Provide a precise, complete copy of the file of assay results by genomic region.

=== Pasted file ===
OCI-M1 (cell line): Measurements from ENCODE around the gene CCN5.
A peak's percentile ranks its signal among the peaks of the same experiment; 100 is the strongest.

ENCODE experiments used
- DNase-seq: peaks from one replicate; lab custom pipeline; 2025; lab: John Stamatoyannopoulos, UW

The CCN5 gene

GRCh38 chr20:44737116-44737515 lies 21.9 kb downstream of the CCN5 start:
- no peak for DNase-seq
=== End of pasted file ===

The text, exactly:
OCI-M1 (cell line): Measurements from ENCODE around the gene CCN5.
A peak's percentile ranks its signal among the peaks of the same experiment; 100 is the strongest.

ENCODE experiments used
- DNase-seq: peaks from one replicate; lab custom pipeline; 2025; lab: John Stamatoyannopoulos, UW

The CCN5 gene

GRCh38 chr20:44737116-44737515 lies 21.9 kb downstream of the CCN5 start:
- no peak for DNase-seq